I'm in favor of seeing the tackling of small tools that have existing solutions in other languages, to show a new way of doing them.
The focus should be on making that tool as small and clear as possible, while having a surprising amount of features.
A dialect which let you intermix specification with triggers of some added code to run along with the backup would be an good example. So that you're not just making wildcarded-file lists...but also if there is a GROUP! in the middle of that file list (or whatever) then it knows to run code it if anything in the block of patterns has changed.
Maybe what's in the GROUP! generates some kind of "derived file", e.g. if the files it detects a change in is source code, it might trigger a compilation process and add the resulting executable to the backup.
Doing a good job of something like this is best if you have a streaming hash mechanism. So you can get a fingerprint of files without loading them all into memory at once.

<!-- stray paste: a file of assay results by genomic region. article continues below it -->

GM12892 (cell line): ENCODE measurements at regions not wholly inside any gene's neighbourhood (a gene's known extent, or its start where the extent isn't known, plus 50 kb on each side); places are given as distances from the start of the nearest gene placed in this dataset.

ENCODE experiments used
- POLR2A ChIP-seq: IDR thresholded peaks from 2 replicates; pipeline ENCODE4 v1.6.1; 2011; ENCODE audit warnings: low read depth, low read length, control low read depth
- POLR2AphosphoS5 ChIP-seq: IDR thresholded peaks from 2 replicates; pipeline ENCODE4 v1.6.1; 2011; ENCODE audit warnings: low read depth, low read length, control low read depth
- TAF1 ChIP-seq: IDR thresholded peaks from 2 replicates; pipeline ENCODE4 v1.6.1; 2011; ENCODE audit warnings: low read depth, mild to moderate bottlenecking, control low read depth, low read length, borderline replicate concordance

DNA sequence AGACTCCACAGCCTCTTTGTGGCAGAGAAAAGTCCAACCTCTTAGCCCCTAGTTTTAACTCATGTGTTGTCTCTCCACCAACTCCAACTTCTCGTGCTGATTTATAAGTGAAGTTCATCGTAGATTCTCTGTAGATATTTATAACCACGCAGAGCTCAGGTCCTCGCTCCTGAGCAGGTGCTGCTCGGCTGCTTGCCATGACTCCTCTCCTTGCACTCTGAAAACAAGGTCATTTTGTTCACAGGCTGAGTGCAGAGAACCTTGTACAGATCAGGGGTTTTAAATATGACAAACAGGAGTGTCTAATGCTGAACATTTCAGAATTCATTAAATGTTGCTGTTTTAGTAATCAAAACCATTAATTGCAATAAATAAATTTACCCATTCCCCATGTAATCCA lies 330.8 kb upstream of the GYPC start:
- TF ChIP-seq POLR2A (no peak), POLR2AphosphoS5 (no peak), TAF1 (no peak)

Fortunately we have all of our hashes (and ciphers) in streaming form now. Unfortunately, we have no exposure of that streaming implementation yet.
So for the moment, you'll have to read files in memory to hash them. But that will improve in the Someday(tm) time period.
The place to really focus on here isn't the wire protocols or encryption kind of stuff, but the code itself. How do the new patterns of expressions in PATH! and TUPLE! help you?
What do these backup dialect rules like, and how do you cross the domain of a normal script that happens to have a backup portion in it? Like what if I want my program to leverage backing up or mirroring folders as part of the implementation...tracking differences in its own files?
If you can design a dialect that is useful there as well as an independent tool, then that is best.